If you’ve ever wanted to quit life and run away to the circus, then RV’ing might be right for you. And if RV’ing away to the circus is right for you, then Baraboo, Wisconsin, is your destination. This tiny town with a fun name is the location of Circus World Museum, a non-profit paying homage to the long-ago and far-away entertainment escape that is as American as apple pie.
Why Baraboo? That’s because it was the winter home of The Ringling Brothers Circus for 34 years from 1884-1918, growing to be the world’s largest circus enterprise.
Although the Ringlings left Baraboo in 1918 (first to the east coast, later to Sarasota, Florida), many of the original Baraboo structures remain and became a fascinating and fun museum.
Circus World has a variety of daily demonstrations, shows, and (of course) an actual circus – although a mini-version of the three-ring, big top spectacle many of us of a certain age remember from our youth.
Of course, popcorn, clowns, hyped-up children and weary adults are in full supply at Circus World, as are elephants (which I thought they no longer used in circuses, but what do I know?). These are the same elephants that you can ride for $10 after the show, or kids can ride a “unicorn,” which is a pony wearing a stuffed horn.
The most spectacular display at Circus World are the collection of breathtaking parade wagons, the world’s largest collection at 250+. When the trains pulled into town, bringing the circus to the entertainment-starved residents of towns across the US, these wagons would disembark and make their way to the big top, providing not only transportation but also advance hype.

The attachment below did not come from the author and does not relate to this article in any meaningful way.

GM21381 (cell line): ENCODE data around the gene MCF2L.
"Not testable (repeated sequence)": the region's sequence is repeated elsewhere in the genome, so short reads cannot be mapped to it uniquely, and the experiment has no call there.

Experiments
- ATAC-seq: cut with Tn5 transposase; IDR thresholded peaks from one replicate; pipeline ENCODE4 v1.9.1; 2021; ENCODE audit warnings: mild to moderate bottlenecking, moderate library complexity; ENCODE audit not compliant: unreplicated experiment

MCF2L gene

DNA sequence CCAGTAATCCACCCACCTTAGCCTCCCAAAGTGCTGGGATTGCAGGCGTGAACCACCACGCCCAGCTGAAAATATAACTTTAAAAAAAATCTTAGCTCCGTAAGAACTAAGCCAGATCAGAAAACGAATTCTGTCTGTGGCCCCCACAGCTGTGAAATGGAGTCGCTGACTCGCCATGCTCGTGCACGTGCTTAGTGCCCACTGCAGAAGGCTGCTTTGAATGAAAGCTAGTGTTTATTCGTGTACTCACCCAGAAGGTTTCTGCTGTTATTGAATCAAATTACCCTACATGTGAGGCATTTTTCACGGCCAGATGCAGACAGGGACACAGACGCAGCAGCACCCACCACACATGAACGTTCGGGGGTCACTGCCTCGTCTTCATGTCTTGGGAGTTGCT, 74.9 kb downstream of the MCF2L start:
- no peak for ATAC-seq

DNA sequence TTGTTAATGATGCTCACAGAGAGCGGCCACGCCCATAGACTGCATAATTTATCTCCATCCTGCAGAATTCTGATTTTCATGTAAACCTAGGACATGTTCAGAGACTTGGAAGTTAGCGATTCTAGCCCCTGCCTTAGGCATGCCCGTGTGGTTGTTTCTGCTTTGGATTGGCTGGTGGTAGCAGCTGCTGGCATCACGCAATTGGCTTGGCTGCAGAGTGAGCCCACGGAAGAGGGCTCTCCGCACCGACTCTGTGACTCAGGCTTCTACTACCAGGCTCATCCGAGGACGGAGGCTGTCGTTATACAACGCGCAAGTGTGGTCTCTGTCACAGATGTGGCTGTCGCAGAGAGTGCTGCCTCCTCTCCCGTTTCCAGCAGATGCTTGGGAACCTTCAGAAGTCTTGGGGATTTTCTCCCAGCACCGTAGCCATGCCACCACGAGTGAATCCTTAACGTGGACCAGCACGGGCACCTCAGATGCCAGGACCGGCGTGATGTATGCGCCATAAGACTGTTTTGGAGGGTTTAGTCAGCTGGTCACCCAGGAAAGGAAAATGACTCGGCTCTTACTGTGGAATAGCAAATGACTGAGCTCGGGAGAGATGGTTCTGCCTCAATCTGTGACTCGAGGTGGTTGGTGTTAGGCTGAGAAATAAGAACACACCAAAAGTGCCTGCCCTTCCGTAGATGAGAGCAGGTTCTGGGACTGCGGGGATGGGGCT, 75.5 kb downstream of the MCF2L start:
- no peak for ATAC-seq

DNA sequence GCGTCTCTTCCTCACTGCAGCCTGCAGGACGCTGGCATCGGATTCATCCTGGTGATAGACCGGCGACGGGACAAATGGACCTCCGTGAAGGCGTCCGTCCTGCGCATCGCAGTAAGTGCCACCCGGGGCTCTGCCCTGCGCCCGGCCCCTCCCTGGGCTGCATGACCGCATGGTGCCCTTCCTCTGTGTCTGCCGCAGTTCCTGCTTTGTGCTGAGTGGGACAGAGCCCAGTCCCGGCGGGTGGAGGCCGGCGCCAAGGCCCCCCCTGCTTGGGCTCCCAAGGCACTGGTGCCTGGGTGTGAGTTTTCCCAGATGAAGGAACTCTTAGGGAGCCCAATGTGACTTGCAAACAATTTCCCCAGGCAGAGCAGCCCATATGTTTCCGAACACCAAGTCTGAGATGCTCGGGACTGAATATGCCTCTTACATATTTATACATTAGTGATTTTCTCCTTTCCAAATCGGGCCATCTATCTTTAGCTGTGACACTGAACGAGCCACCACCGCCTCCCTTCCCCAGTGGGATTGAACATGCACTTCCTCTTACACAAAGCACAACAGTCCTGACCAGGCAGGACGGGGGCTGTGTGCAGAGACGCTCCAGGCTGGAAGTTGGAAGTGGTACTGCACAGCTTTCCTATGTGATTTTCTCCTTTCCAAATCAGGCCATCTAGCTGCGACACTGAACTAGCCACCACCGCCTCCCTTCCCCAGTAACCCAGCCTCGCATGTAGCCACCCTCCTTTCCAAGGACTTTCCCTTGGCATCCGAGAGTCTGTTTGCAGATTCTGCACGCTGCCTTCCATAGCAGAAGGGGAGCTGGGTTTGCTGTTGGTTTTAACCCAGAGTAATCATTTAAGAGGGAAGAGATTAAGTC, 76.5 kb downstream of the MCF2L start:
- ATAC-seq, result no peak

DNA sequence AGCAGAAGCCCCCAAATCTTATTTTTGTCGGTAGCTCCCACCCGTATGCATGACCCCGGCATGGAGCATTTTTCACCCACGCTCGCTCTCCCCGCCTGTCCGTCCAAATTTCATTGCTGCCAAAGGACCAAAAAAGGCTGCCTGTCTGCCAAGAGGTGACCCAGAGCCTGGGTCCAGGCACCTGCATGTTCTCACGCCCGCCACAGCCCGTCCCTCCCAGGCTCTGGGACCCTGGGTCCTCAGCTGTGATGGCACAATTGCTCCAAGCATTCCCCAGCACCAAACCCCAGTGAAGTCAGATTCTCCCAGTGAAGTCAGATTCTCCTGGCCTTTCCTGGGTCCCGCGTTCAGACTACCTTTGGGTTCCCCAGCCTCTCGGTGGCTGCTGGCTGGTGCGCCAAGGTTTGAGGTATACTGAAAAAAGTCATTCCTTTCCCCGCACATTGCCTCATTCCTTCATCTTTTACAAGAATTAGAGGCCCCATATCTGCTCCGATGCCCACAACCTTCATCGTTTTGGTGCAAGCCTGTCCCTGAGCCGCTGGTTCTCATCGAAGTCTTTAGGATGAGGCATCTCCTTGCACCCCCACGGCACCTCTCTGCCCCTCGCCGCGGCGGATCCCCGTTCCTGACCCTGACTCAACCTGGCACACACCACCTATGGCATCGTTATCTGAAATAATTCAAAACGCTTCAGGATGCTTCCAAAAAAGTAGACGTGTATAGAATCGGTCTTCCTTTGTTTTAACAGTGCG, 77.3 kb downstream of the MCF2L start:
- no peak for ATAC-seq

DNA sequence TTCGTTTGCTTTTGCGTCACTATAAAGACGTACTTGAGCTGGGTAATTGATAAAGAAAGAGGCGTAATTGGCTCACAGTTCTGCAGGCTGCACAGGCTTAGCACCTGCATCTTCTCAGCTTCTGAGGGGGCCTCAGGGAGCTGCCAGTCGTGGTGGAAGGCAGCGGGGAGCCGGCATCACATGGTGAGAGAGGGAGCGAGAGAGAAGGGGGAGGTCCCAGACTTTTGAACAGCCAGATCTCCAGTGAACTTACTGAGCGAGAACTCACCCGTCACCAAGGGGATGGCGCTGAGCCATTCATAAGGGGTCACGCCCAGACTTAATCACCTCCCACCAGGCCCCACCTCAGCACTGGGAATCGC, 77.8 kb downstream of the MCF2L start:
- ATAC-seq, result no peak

Many were recovered after laying dormant and forgotten in sheds and garages and barns across the midwest for decades. All of these wagons have been, and continue to be, meticulously restored at great cost. Especially if that wagon must be restored using 100% gold leaf!
We ducked under a semi-open garage door into the restoration area where this guy has been restoring wagons for 40+ years, and he enthusiastically answered our many questions.
You can tell these circus wagons are really old because many still have racist overtones that would never fly today! If Aunt Jemima can no longer exist on a pancake mix, then oppressed Java and Tartary wouldn’t make the cut either.
Also in Baraboo, the A.I. Ringling Mansion is the former home of one of the seven Ringling Brothers. It has only recently been made available for touring, having been purchased by two relatively recent Ringling employees, a former trainmaster and his wife Carmen Valles, who was part of the family that rode motorcycles in the round wire cage.
When A.I. Ringling died and his wife moved out in the early part of the century, the mansion was basically boarded up, fell into disrepair, was vandalized, and then the Elks Club bought it to use as their clubhouse for decades. The owners now live on the top floor with their family, while the ground and 2nd floors are being slowly restored to their former opulence and are available for touring.
Like all good works-in-progress, construction is slow and expensive, with or without Covid-based shortages and delays. Even in historic mansions owned by famous former showmen! This made us feel better about lack of progress on our ongoing remodel.
The former carriage house has been made into a microbrewery where they serve beer made from an “old Ringling family recipe” (>>insert skepticism here<<) found inside a metal box in a bathroom wall when it had to be ripped out due to water damage. (Philip and Jeff’s assessment of the oh-so-special recipe: “tastes like Coors.” Take from that what you will.)
The brewery also has a extremely valuable and impressively restored calliope (as did Circus World), which still plays at deafening volumes. A calliope is a musical instrument that sends gas or air through large whistles, originally from trains, and there is no way to vary the tone or loudness.